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Can't Sleep? Try These Evidence-Based, Drug-Free Techniques

Use Cognitive-Behavioral Therapy for Insomnia to put sleeplessness to rest.

Can't sleep? You're not alone.

Up to 30 percent of the population report sleep disruption, and roughly 10 percent of people present with significant impairment in daytime functioning due to sleeplessness (National Sleep Foundation, 2020). Sure, there are some who decide to stay up either by choice or necessity (I'm thinking of the overwhelmed single mom or procrastinating college student). For the purposes of this article, however, "sleeplessness" will refer to the experience of frustrated sleepers who give themselves ample opportunity for sleep, but cannot easily achieve it.

The Complexity of Insomnia

Insomnia itself is a complex condition. Most people experience short-term insomnia at some point in their lives due to common reactions to stressful life events (health problems, relationship difficulties, recovery from surgery, etc.) Mental health challenges, such as depression, anxiety, or psychological trauma, may also trigger the onset of insomnia. After the initial stressor or psychological problem is resolved, many people find themselves able to sleep well again. Fortunately, this type of "short-term" insomnia tends to last for several days or weeks at most.

For others, however, insomnia persists even after the initial triggers are resolved. This happens partly because of repeated negative reactions to the sleep loss, such as lying in bed tossing and turning, trying to "make up" for lost sleep by going to bed earlier, or by hyper-focusing on insomnia throughout the day. After several nights (or weeks) of sleeplessness, just the act of getting into bed may trigger conditioned responses of anxiety and dread. Sooner than later, nighttime itself breeds panic and fear, and a good night of sleep becomes rare and unpredictable.

Exploring Treatments

Numerous treatments have emerged in attempts to alleviate sleeplessness. These approaches range from more "natural" treatments (melatonin, herbs) to pharmacological interventions (sedative antidepressants, benzodiazepines). While sleeping pills may help some in the short term, they are not recommended for long-term use due to their side effects and potential risks (McCrae et al. 2006; Williams et al. 2013). Even then, medications themselves do not "fix" the underlying causes of insomnia, and not everyone responds well to this approach.

Fortunately, there is an evidence-based, drug-free treatment available called Cognitive-Behavioral Therapy for Insomnia, or CBT-I. While it's best to move through CBT-I with an experienced clinician, many of the techniques and practices of CBT-I can be applied on your own. The efficacy of CBT-I is documented throughout multiple studies, and it has been shown to provide better long-term management of insomnia compared to medications alone (Qaseem et al. 2016). This method is so effective that in 2016, the American College of Physicians recommended that all adult patients receive CBT-I as the first line of treatment for chronic insomnia.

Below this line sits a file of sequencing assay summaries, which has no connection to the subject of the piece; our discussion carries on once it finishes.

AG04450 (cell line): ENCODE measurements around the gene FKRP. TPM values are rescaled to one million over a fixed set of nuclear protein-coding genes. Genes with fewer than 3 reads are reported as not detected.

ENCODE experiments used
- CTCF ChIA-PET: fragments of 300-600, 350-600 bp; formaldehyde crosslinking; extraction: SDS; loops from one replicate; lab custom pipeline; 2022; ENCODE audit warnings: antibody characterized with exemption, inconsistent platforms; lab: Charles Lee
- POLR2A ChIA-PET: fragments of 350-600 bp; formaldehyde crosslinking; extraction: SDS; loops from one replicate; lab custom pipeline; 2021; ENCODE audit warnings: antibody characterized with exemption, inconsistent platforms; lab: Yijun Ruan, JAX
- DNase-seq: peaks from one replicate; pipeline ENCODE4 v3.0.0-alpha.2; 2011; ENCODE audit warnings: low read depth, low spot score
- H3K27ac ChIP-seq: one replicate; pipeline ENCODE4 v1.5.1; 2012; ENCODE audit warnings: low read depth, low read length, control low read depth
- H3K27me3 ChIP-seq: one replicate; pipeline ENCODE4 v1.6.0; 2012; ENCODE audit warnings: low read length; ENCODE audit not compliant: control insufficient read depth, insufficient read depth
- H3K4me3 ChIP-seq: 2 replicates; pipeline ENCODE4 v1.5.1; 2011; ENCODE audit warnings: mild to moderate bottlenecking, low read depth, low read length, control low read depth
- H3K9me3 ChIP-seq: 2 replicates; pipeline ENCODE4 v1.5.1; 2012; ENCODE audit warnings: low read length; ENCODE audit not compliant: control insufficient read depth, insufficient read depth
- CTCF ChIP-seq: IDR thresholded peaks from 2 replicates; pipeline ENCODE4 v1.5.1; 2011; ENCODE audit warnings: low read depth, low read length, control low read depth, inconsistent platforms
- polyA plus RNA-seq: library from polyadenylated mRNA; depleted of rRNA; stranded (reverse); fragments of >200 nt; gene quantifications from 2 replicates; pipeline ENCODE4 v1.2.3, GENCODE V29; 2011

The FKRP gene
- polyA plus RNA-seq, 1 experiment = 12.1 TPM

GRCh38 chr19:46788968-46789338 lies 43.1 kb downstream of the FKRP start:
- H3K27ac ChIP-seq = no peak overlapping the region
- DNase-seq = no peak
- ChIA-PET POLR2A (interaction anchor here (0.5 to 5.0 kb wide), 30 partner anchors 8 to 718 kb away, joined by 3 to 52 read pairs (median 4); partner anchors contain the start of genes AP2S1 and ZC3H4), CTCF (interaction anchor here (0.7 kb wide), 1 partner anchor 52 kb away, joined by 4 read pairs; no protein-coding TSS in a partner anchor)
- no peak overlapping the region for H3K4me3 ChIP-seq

The primary reason why CBT-I works so well is that it addresses and corrects underlying thoughts, feelings, and behaviors contributing to insomnia. Along with promoting healthy sleep hygiene, practitioners utilize psycho-education, cognitive restructuring, and behavioral techniques to promote long-lasting, sustainable change. The following techniques fall under the overarching umbrella of CBT-I and may help you finally put insomnia to bed.

Stop Fearing Sleeplessness

One of the perpetuating factors that contribute to insomnia is the fear of not sleeping. Restless sleepers often lie awake at night, ruminating over worst-case scenarios if sleep is not achieved by a certain time frame. They may worry about how their work performance might suffer or fret over potential health risks associated with sleep deprivation. In reality, as sleep expert Dr. Daniel Erichsen states in Why We Don't Sleep (2019), the degree to which sleep deprivation affects overall health and executive functioning is unclear and largely misunderstood.

It turns out, the average spectrum for healthy sleepers ranges roughly from 5.5 to 7 hours per night. This is well below the 8-hour "requirement" promoted throughout segments of the wellness community. In response, one may experience added pressure to obtain a certain number of hours of sleep each night. This unnecessary pressure doesn't help the true insomniac find rest.

If you can't meet or sustain a full 8 hours each night, rest assured that most people actually don't sleep this much. It turns out, a night of poor sleep may not be as bad as some make it out to be.

Spend Less Time in Bed

Sure, this may sound strange if you're trying to get more sleep. Contrary to popular opinion, however, spending less time in bed does not lead to less sleep, but helps improve the quality of your sleep and decreases the time you spend awake in bed. In addition, limiting your time in bed helps to build a stronger sleep drive, making it easier to fall asleep once your head hits the pillow. This practice helps retrain the brain to associate the bed with sleep rather than anxiety or dread. Additional guidelines involve only going to sleep when you are tired and getting out of bed any time you can't sleep or feel anxious.